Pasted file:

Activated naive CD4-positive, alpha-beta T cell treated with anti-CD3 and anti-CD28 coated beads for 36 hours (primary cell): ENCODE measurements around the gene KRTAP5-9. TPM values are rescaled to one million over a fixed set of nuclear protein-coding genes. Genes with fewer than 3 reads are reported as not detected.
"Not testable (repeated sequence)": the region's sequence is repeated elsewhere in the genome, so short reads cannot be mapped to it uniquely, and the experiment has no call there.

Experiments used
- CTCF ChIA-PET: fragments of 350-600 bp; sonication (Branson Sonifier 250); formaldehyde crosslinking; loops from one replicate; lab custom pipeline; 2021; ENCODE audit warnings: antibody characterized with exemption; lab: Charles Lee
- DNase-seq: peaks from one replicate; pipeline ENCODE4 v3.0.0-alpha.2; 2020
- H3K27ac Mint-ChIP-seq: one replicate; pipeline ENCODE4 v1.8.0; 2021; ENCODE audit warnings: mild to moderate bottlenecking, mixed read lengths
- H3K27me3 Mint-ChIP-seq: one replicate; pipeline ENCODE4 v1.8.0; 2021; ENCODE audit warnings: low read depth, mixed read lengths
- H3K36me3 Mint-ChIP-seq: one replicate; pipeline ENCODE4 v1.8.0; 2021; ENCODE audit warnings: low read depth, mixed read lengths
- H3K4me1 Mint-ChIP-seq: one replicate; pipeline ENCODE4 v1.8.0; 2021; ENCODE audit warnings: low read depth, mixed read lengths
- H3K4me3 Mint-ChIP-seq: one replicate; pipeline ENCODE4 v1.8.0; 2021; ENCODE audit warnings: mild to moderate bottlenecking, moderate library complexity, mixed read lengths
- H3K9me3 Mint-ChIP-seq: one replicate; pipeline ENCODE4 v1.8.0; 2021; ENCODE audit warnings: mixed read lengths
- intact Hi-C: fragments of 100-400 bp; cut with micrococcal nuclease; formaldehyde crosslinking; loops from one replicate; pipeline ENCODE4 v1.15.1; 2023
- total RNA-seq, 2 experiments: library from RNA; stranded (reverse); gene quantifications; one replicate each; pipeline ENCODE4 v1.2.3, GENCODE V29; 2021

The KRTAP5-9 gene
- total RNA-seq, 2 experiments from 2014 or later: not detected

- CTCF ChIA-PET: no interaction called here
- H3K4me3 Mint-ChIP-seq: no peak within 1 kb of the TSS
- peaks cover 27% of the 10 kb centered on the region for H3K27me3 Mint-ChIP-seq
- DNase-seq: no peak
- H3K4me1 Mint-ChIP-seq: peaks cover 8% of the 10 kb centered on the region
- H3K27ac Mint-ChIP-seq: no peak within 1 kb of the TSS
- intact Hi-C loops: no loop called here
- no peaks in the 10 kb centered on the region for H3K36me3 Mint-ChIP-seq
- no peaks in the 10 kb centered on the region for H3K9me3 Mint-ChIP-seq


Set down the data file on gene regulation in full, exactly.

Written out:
Activated naive CD4-positive, alpha-beta T cell treated with anti-CD3 and anti-CD28 coated beads for 36 hours (primary cell): ENCODE measurements around the gene KRTAP5-9. TPM values are rescaled to one million over a fixed set of nuclear protein-coding genes. Genes with fewer than 3 reads are reported as not detected.
"Not testable (repeated sequence)": the region's sequence is repeated elsewhere in the genome, so short reads cannot be mapped to it uniquely, and the experiment has no call there.

Experiments used
- CTCF ChIA-PET: fragments of 350-600 bp; sonication (Branson Sonifier 250); formaldehyde crosslinking; loops from one replicate; lab custom pipeline; 2021; ENCODE audit warnings: antibody characterized with exemption; lab: Charles Lee
- DNase-seq: peaks from one replicate; pipeline ENCODE4 v3.0.0-alpha.2; 2020
- H3K27ac Mint-ChIP-seq: one replicate; pipeline ENCODE4 v1.8.0; 2021; ENCODE audit warnings: mild to moderate bottlenecking, mixed read lengths
- H3K27me3 Mint-ChIP-seq: one replicate; pipeline ENCODE4 v1.8.0; 2021; ENCODE audit warnings: low read depth, mixed read lengths
- H3K36me3 Mint-ChIP-seq: one replicate; pipeline ENCODE4 v1.8.0; 2021; ENCODE audit warnings: low read depth, mixed read lengths
- H3K4me1 Mint-ChIP-seq: one replicate; pipeline ENCODE4 v1.8.0; 2021; ENCODE audit warnings: low read depth, mixed read lengths
- H3K4me3 Mint-ChIP-seq: one replicate; pipeline ENCODE4 v1.8.0; 2021; ENCODE audit warnings: mild to moderate bottlenecking, moderate library complexity, mixed read lengths
- H3K9me3 Mint-ChIP-seq: one replicate; pipeline ENCODE4 v1.8.0; 2021; ENCODE audit warnings: mixed read lengths
- intact Hi-C: fragments of 100-400 bp; cut with micrococcal nuclease; formaldehyde crosslinking; loops from one replicate; pipeline ENCODE4 v1.15.1; 2023
- total RNA-seq, 2 experiments: library from RNA; stranded (reverse); gene quantifications; one replicate each; pipeline ENCODE4 v1.2.3, GENCODE V29; 2021

The KRTAP5-9 gene
- total RNA-seq, 2 experiments from 2014 or later: not detected

- CTCF ChIA-PET: no interaction called here
- H3K4me3 Mint-ChIP-seq: no peak within 1 kb of the TSS
- peaks cover 27% of the 10 kb centered on the region for H3K27me3 Mint-ChIP-seq
- DNase-seq: no peak
- H3K4me1 Mint-ChIP-seq: peaks cover 8% of the 10 kb centered on the region
- H3K27ac Mint-ChIP-seq: no peak within 1 kb of the TSS
- intact Hi-C loops: no loop called here
- no peaks in the 10 kb centered on the region for H3K36me3 Mint-ChIP-seq
- no peaks in the 10 kb centered on the region for H3K9me3 Mint-ChIP-seq